Monday, July 28, 2014

CNDH: Food Safety Certification

You may think the Center for Nutrition, Diet and Health is all about food and nutrition, but food safety is also a huge component. CNDH's food safety education program trains food service workers in proper food handling procedures consistent with industry and regulatory based standards. Classes and workshops provide practical, hands-on experience for students to learn best practices to prevent food-borne illness and reduce sanitary health threats.

The District of Columbia Professional Food Managers/Food Handler Certification Program prepares food handlers for accredited food manager examinations. This course covers: the danger associated with food-borne illness, risk factors that contribute to food-borne disease outbreaks, characteristics of potentially hazardous foods, employee health and personal hygiene, safe food handling, equipment, facilities, and understanding of Hazard Analysis Critical Control Points (HACCP). Successful completion of the course allows individuals to sit for the national exam.

The UDC certification program is open to those looking to secure a food safety license in the District or surrounding area. Because the certification is national, it is acceptable anywhere in the United States for a period of five years, according to Paul Brown, CNDH project assistant. Food service industry segments like caterers, school cafeterias, and professional sports arena vendors all have workers whom need to be certified. 

"We get people from all walks of life, from those who own a catering business to those selling peanuts at the baseball game," says Paul Brown.

A typical food safety certification class lasts for three days, or a combined total of 18 hours. The first day consists of a generic preliminary test to gauge understanding food handling and safety and another pretest specifically relevant to D.C. food regulations. After the tests and on the second day of the course, topics such as temperature, food handling, storage, clean up are covered. The exam is administered on the third day of the course.

How does the certification process begin? 

An agency will contact CNDH Director Dr. Lillie-Monroe Lord, who will set up a class.  Most classes are offered on site at an organization, although UDC currently offers some and will offer additional courses once the commercial kitchens have been completed on the Van Ness campus, which are expected to be completed in the fall of 2014. Class size average around 15 participants, and two to three classes are offered per month. The cost is $147, which includes books, materials, the preliminary and final national exam.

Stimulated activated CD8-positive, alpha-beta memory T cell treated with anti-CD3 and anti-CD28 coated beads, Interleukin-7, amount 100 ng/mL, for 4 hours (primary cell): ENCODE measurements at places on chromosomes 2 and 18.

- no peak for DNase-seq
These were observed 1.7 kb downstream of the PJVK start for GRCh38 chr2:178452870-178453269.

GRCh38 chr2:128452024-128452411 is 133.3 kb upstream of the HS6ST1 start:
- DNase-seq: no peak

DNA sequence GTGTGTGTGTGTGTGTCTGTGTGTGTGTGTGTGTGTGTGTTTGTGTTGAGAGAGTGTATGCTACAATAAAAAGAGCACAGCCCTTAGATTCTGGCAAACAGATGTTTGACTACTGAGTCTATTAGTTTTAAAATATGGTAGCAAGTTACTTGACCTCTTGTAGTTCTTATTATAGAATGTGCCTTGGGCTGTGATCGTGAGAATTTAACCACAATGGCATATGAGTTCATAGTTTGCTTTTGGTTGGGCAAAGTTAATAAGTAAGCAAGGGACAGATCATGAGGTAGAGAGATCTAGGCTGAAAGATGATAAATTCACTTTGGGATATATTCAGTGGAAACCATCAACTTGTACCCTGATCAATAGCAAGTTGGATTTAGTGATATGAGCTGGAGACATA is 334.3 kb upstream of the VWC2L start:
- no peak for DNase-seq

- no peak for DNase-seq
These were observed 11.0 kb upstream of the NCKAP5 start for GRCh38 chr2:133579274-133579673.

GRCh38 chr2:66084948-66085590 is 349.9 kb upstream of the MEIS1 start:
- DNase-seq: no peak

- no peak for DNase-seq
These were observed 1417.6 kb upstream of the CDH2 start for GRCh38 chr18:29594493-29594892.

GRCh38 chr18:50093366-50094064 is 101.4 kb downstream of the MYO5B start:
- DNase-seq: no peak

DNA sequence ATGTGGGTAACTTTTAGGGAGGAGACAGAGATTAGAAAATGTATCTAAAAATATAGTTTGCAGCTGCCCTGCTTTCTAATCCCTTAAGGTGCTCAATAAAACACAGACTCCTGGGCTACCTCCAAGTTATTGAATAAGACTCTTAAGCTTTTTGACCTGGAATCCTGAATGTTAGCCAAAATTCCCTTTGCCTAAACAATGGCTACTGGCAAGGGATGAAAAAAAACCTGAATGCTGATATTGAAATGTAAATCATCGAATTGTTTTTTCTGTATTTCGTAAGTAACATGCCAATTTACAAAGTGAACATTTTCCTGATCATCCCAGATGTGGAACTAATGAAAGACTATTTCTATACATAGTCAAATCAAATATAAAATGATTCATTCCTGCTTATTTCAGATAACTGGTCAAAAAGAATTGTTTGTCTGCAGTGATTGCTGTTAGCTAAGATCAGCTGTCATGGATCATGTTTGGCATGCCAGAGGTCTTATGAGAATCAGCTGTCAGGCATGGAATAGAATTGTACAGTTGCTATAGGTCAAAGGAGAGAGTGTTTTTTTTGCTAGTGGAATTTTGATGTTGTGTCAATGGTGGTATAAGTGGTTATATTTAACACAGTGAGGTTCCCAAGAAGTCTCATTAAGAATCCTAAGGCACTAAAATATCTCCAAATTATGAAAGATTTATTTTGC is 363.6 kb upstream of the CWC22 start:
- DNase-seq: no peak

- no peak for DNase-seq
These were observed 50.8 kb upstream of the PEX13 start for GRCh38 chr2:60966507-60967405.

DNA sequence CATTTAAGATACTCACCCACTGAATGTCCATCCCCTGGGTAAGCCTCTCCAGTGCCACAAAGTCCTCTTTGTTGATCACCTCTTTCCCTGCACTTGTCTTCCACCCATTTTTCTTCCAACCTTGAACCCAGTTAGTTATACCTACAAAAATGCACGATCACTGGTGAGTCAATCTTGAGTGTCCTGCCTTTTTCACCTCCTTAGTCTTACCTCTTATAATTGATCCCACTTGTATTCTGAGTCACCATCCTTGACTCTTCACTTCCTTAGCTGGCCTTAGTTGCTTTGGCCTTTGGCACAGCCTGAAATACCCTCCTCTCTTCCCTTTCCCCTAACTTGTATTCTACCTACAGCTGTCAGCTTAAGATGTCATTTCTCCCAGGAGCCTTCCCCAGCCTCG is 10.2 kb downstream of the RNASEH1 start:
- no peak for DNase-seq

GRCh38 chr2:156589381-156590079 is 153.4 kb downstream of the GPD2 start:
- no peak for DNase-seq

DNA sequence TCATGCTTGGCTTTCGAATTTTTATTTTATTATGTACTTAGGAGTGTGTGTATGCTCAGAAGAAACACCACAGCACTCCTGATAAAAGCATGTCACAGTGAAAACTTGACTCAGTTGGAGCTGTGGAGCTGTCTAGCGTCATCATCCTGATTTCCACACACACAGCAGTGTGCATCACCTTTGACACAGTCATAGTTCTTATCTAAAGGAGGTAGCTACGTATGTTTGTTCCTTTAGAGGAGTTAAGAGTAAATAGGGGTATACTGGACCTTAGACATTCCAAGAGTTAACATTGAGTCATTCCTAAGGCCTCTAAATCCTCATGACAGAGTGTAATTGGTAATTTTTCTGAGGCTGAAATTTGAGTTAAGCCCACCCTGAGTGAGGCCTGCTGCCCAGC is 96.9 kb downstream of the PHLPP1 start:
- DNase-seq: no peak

Some of the agencies partnered with CNDH for food safety certification include: Homes for Hope, Greater Washington Urban League and the CAUSES Institute for Gerontology. The Center also partners with UDC's School of Business PATH Program. It should be noted that CNDH has experienced an increase in class enrollment over the last few years with the increased number of food trucks in the District. 

Why is food safety so important? 

Because food borne related illnesses such as Salmonella (chicken), Trichinosis (pork) and Anisakiasis (fish) are easily contractable when safe procedures are not followed. These illnesses can be contracted if bacteria is not killed by being cooked to the appropriate temperature or put away properly.

Paul Brown's top 5 food safety tips:

  1. Wash your hands. "Wash for 30 seconds or sing the Happy Birthday song to yourself." Handwashing is more than just briefly running your hands under water. "Wash, soap, friction, hot water and paper towels," recommends Paul.
  2. Food should be put away or refrigerated within two hours of being cooked and set out. "Bacteria increases after two hours."
  3. Cook food to its recommended temperature to avoid food-borne illnesses. "Make sure that hot foods stay hot and cold foods stay cool." 
  4. Make sure your workspace is sanitary and clean up after you're done. "Common sense, basically."
  5. Wash produce no matter where it was purchased. "If you've touched that tomato, just imagine how many other people have done the same exact thing." It's also important to wash bagged produce like salad. "Always err on the side of caution because you don't know how it was prepared or transported."
Thanks, Paul!

Paul Brown can be reached at To enroll in the certification course, contact Dr. Lillie Monroe-Lord at

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